Do you as an auctioneer or as a bidder have some advice? Do you agree with us? Do you have better suggestions–which we welcome, of course! Please comment!

Proxiblog is an independent entity with no connection to the auction portal Proxibid. Our intent is to uphold basic numismatic standards as established by the American Numismatic Association and the National Auctioneer Association and to ensure a pleasurable bidding experience not only on Proxibid but also on similar portals such as iCollector and AuctionZip.

Leonard Auction Wins … “Best Value Added”

Value Added

Leonard Auction, operated by John Leonard of Addison, Ill–yet another top-ranked house through much of 2012 on Proxiblog–has won the category of “Value Added,” based on factors often overlooked by bidders, including superior grading, guarantees on authenticity, quality consignments and customer service.

To begin with, Leonard Auction “guarantees all items to be genuine (authentic) as to date and mint mark. If a successful bidder has questions as to the authenticity of a lot, the bidder must contact Leonard Auction, Inc. within three (3) calendar days of receipt of the lot.” This is from the company’s terms of service. We also have found John Leonard very responsive whenever we have made an email query. Typically he responds within one or two business days.

John Leonard is both numismatist and auctioneer. His onsite house has more than 8000 square feet of showroom and office space. As the picture below shows, it is a first-class facility for appraisals and lot inspection.

leonardauction

Moreover, Leonard Auction secures some of the best consignments because of its fee policy of 0% seller fee for lots that sell at $250 or higher. Better still, John has strict guidelines on reserves and has to agree with the seller on any reserve before placing it on a lot.

You can download his consignment form here.

Proxiblog has consigned coins with Leonard Auction in the past and so knows from experience that the auction house relies on advertising, marketing and onsite and floor competition to reach wholesale and often retail levels for lots in addition to sell-throughs.

Leonard uses full color catalogs, advertising and select mailing lists, Internet marketing and online/onsite auction previews.

A close second to Leonard Auction was Capitol Coin Auction and Weaver Signature Coin and Currency Auction, which utilize many of the above features and methods. John Leonard’s expertise as both numismatist (known to coin dealers across the nation) and auctioneer (member of the Illinois State Auctioneers Association and the Certified Appraisers Guild of America) gave the slightest edge to his house.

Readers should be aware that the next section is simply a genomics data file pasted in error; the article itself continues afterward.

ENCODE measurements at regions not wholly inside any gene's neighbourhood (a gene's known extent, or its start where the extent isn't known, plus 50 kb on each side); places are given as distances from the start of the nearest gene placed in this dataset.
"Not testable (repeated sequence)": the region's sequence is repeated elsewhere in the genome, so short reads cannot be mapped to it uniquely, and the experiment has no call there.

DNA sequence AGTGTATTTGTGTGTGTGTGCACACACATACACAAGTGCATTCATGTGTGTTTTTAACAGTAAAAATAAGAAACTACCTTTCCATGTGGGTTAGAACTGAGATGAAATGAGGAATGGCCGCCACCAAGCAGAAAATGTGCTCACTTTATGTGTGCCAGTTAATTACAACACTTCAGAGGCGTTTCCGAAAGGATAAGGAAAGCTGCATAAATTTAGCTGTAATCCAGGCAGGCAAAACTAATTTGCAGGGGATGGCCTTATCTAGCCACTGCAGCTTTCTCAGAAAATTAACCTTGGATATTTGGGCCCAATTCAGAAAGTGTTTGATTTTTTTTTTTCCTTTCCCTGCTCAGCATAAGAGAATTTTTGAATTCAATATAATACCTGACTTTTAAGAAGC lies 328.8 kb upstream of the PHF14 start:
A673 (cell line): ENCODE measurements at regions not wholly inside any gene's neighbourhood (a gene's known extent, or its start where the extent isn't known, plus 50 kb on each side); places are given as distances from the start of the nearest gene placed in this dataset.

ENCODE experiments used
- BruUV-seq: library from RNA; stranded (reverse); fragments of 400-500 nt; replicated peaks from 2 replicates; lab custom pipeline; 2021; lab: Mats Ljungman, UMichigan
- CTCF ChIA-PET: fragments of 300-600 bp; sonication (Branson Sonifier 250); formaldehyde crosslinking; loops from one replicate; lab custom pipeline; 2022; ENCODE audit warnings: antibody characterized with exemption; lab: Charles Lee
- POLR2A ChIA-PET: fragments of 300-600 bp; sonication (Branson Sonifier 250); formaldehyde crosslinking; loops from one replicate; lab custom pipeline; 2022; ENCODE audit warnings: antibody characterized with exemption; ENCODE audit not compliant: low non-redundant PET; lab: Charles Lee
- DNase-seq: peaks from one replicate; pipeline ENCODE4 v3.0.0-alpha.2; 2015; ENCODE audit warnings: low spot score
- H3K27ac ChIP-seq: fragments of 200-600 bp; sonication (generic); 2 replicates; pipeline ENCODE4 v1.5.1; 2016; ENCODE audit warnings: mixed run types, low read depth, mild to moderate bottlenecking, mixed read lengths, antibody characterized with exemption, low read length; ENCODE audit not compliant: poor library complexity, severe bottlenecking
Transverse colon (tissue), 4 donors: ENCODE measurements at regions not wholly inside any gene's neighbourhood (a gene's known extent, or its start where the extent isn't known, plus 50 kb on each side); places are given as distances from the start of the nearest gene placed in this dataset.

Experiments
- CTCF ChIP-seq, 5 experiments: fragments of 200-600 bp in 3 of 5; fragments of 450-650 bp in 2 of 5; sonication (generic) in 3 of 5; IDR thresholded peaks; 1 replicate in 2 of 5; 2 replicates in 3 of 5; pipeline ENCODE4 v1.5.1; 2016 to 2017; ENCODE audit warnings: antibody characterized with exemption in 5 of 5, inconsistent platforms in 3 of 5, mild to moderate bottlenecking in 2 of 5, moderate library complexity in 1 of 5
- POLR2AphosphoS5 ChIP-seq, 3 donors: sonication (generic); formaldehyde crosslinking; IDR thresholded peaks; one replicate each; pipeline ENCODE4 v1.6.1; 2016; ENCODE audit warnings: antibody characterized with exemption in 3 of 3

In our opinion, Brad Lisembee of Capitol and Dave Weaver of Signature Coin and Currency have similar reputations.

Other houses with superior customer service and other amenities include Honorable Mentions Fox Valley Auction, Engstrom Auctions, Jewelry Exchange, Rolling M Auction, Star Coin and Currency, SilverTowne and Western Auction.

Proxiblog is an independent entity with no connection to the auction portal Proxibid. Our intent is to uphold basic numismatic standards as established by the American Numismatic Association and the National Auctioneer Association and to ensure a pleasurable bidding experience not only on Proxibid but also on similar portals such as iCollector and AuctionZip.

SilverTowne Wins … “Best Timed Auction”

Best Timed

SilverTowne Auctions, operated by Rick Howard of Leipsic, Ohio, in partnership with SilverTowne Coins of Winchester, IN, began scheduling regular timed auctions in 2012 featuring rare and affordable coins and jewelry and winning our award for “Best Timed” sessions.

This was a very close competition with one house a mere point behind and other houses essentially tied for third place within two points of overtaking SilverTowne, which won because of the selection of rare coins and value-added considerations (shipping, descriptions, quality of consignments, etc.).

Click and expand the photo below to see how SilverTowne identifies flaws, overgrading and condition, which proved to be the winning factor.

SilverTowne_Timed

Star Coin and Currency offers similar quality timed auctions with good descriptions and inexpensive, quick shipping and came closing to winning the category, but has an 18% BP (as opposed to SilverTowne’s 15%) and uses PayPal rather than APN. (Many bidders dislike PayPal because it eventually forces them to use its services rather than a credit card, taking funds directly from a bank account and depriving users of reward points and budgetary control.)

We also recommend timed sessions by Meares Auction Group, Jewelry Exchange and Liberty Shops Auctions, our other Honorable Mentions with Star Coin in this category. Auctioneers of these companies promote customer service and also possess numismatic expertise.

Proxiblog is an independent entity with no connection to the auction portal Proxibid. Our intent is to uphold basic numismatic standards as established by the American Numismatic Association and the National Auctioneer Association and to ensure a pleasurable bidding experience not only on Proxibid but also on similar portals such as iCollector and AuctionZip.